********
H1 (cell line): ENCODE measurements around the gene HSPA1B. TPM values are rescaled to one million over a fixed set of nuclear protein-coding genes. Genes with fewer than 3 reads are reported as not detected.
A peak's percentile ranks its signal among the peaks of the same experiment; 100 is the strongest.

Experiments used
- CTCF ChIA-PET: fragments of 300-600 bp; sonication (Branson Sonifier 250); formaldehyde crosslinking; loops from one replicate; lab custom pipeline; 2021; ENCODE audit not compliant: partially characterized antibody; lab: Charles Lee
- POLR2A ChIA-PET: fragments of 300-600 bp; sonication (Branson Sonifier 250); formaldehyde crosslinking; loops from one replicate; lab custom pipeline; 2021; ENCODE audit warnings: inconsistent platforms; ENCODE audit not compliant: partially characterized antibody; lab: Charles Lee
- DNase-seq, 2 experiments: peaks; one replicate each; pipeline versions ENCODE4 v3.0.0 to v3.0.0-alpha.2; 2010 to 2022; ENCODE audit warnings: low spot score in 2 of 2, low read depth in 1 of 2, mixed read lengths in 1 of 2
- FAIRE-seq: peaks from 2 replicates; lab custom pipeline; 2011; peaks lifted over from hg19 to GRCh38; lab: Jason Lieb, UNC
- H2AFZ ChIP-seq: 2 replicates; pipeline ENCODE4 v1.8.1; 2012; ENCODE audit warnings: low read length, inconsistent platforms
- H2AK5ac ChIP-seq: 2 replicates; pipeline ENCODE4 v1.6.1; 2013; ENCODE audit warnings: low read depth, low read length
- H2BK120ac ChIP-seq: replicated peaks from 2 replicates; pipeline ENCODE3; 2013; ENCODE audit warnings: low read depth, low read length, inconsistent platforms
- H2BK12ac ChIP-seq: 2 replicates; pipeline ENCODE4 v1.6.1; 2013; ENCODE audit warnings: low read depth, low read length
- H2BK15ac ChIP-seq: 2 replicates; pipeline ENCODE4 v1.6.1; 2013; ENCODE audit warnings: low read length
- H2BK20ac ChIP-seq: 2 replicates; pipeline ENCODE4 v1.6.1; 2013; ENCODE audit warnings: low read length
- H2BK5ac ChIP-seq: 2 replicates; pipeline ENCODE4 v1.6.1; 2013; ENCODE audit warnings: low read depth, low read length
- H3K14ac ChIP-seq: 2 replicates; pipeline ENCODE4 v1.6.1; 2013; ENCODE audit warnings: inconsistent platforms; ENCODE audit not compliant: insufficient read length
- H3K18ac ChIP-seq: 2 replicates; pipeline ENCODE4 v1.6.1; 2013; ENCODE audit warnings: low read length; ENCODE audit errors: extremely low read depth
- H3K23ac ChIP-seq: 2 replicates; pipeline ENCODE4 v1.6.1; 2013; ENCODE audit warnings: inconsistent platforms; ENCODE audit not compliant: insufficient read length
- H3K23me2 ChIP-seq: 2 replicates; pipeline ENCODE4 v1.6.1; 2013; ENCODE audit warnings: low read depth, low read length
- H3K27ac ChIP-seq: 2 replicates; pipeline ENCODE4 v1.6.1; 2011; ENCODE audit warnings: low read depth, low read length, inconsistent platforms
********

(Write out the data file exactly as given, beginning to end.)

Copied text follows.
H1 (cell line): ENCODE measurements around the gene HSPA1B. TPM values are rescaled to one million over a fixed set of nuclear protein-coding genes. Genes with fewer than 3 reads are reported as not detected.
A peak's percentile ranks its signal among the peaks of the same experiment; 100 is the strongest.

Experiments used
- CTCF ChIA-PET: fragments of 300-600 bp; sonication (Branson Sonifier 250); formaldehyde crosslinking; loops from one replicate; lab custom pipeline; 2021; ENCODE audit not compliant: partially characterized antibody; lab: Charles Lee
- POLR2A ChIA-PET: fragments of 300-600 bp; sonication (Branson Sonifier 250); formaldehyde crosslinking; loops from one replicate; lab custom pipeline; 2021; ENCODE audit warnings: inconsistent platforms; ENCODE audit not compliant: partially characterized antibody; lab: Charles Lee
- DNase-seq, 2 experiments: peaks; one replicate each; pipeline versions ENCODE4 v3.0.0 to v3.0.0-alpha.2; 2010 to 2022; ENCODE audit warnings: low spot score in 2 of 2, low read depth in 1 of 2, mixed read lengths in 1 of 2
- FAIRE-seq: peaks from 2 replicates; lab custom pipeline; 2011; peaks lifted over from hg19 to GRCh38; lab: Jason Lieb, UNC
- H2AFZ ChIP-seq: 2 replicates; pipeline ENCODE4 v1.8.1; 2012; ENCODE audit warnings: low read length, inconsistent platforms
- H2AK5ac ChIP-seq: 2 replicates; pipeline ENCODE4 v1.6.1; 2013; ENCODE audit warnings: low read depth, low read length
- H2BK120ac ChIP-seq: replicated peaks from 2 replicates; pipeline ENCODE3; 2013; ENCODE audit warnings: low read depth, low read length, inconsistent platforms
- H2BK12ac ChIP-seq: 2 replicates; pipeline ENCODE4 v1.6.1; 2013; ENCODE audit warnings: low read depth, low read length
- H2BK15ac ChIP-seq: 2 replicates; pipeline ENCODE4 v1.6.1; 2013; ENCODE audit warnings: low read length
- H2BK20ac ChIP-seq: 2 replicates; pipeline ENCODE4 v1.6.1; 2013; ENCODE audit warnings: low read length
- H2BK5ac ChIP-seq: 2 replicates; pipeline ENCODE4 v1.6.1; 2013; ENCODE audit warnings: low read depth, low read length
- H3K14ac ChIP-seq: 2 replicates; pipeline ENCODE4 v1.6.1; 2013; ENCODE audit warnings: inconsistent platforms; ENCODE audit not compliant: insufficient read length
- H3K18ac ChIP-seq: 2 replicates; pipeline ENCODE4 v1.6.1; 2013; ENCODE audit warnings: low read length; ENCODE audit errors: extremely low read depth
- H3K23ac ChIP-seq: 2 replicates; pipeline ENCODE4 v1.6.1; 2013; ENCODE audit warnings: inconsistent platforms; ENCODE audit not compliant: insufficient read length
- H3K23me2 ChIP-seq: 2 replicates; pipeline ENCODE4 v1.6.1; 2013; ENCODE audit warnings: low read depth, low read length
- H3K27ac ChIP-seq: 2 replicates; pipeline ENCODE4 v1.6.1; 2011; ENCODE audit warnings: low read depth, low read length, inconsistent platforms